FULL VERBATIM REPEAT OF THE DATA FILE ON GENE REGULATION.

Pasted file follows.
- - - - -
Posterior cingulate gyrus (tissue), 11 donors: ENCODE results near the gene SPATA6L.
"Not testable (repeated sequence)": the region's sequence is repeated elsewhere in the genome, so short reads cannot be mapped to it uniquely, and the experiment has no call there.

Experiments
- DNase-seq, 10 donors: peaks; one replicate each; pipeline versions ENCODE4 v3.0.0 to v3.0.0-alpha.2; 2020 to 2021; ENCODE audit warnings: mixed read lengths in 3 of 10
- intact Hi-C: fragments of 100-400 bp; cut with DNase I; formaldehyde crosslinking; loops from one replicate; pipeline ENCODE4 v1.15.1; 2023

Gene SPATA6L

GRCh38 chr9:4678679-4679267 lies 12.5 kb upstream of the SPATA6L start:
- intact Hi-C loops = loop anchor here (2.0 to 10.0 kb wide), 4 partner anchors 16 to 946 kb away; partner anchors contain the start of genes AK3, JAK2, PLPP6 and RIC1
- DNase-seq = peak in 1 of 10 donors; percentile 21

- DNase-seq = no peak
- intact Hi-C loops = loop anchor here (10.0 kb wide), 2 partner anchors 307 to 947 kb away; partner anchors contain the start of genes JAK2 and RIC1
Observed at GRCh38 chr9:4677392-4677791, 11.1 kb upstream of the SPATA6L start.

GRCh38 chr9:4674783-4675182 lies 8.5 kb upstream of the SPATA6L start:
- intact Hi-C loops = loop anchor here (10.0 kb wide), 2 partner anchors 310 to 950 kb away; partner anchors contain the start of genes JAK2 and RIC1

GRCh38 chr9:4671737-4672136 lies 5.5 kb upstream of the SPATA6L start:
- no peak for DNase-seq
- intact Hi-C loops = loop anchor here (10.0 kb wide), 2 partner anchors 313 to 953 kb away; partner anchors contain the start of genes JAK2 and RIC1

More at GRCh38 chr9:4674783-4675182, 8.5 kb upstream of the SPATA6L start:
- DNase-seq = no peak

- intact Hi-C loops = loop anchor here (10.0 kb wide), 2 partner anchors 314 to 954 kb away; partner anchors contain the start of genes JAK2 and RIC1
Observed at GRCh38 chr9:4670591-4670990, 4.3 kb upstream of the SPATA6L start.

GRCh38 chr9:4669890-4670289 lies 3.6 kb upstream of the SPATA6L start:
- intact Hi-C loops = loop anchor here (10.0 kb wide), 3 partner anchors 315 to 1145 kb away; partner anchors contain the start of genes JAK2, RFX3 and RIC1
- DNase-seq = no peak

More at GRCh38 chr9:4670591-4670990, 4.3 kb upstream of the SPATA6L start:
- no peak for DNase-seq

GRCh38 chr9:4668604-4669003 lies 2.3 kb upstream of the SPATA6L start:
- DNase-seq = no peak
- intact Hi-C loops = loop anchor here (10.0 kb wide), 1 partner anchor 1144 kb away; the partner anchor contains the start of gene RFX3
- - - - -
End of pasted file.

Posterior cingulate gyrus (tissue), 11 donors: ENCODE results near the gene SPATA6L.
"Not testable (repeated sequence)": the region's sequence is repeated elsewhere in the genome, so short reads cannot be mapped to it uniquely, and the experiment has no call there.

Experiments
- DNase-seq, 10 donors: peaks; one replicate each; pipeline versions ENCODE4 v3.0.0 to v3.0.0-alpha.2; 2020 to 2021; ENCODE audit warnings: mixed read lengths in 3 of 10
- intact Hi-C: fragments of 100-400 bp; cut with DNase I; formaldehyde crosslinking; loops from one replicate; pipeline ENCODE4 v1.15.1; 2023

Gene SPATA6L

GRCh38 chr9:4678679-4679267 lies 12.5 kb upstream of the SPATA6L start:
- intact Hi-C loops = loop anchor here (2.0 to 10.0 kb wide), 4 partner anchors 16 to 946 kb away; partner anchors contain the start of genes AK3, JAK2, PLPP6 and RIC1
- DNase-seq = peak in 1 of 10 donors; percentile 21

- DNase-seq = no peak
- intact Hi-C loops = loop anchor here (10.0 kb wide), 2 partner anchors 307 to 947 kb away; partner anchors contain the start of genes JAK2 and RIC1
Observed at GRCh38 chr9:4677392-4677791, 11.1 kb upstream of the SPATA6L start.

GRCh38 chr9:4674783-4675182 lies 8.5 kb upstream of the SPATA6L start:
- intact Hi-C loops = loop anchor here (10.0 kb wide), 2 partner anchors 310 to 950 kb away; partner anchors contain the start of genes JAK2 and RIC1

GRCh38 chr9:4671737-4672136 lies 5.5 kb upstream of the SPATA6L start:
- no peak for DNase-seq
- intact Hi-C loops = loop anchor here (10.0 kb wide), 2 partner anchors 313 to 953 kb away; partner anchors contain the start of genes JAK2 and RIC1

More at GRCh38 chr9:4674783-4675182, 8.5 kb upstream of the SPATA6L start:
- DNase-seq = no peak

- intact Hi-C loops = loop anchor here (10.0 kb wide), 2 partner anchors 314 to 954 kb away; partner anchors contain the start of genes JAK2 and RIC1
Observed at GRCh38 chr9:4670591-4670990, 4.3 kb upstream of the SPATA6L start.

GRCh38 chr9:4669890-4670289 lies 3.6 kb upstream of the SPATA6L start:
- intact Hi-C loops = loop anchor here (10.0 kb wide), 3 partner anchors 315 to 1145 kb away; partner anchors contain the start of genes JAK2, RFX3 and RIC1
- DNase-seq = no peak

More at GRCh38 chr9:4670591-4670990, 4.3 kb upstream of the SPATA6L start:
- no peak for DNase-seq

GRCh38 chr9:4668604-4669003 lies 2.3 kb upstream of the SPATA6L start:
- DNase-seq = no peak
- intact Hi-C loops = loop anchor here (10.0 kb wide), 1 partner anchor 1144 kb away; the partner anchor contains the start of gene RFX3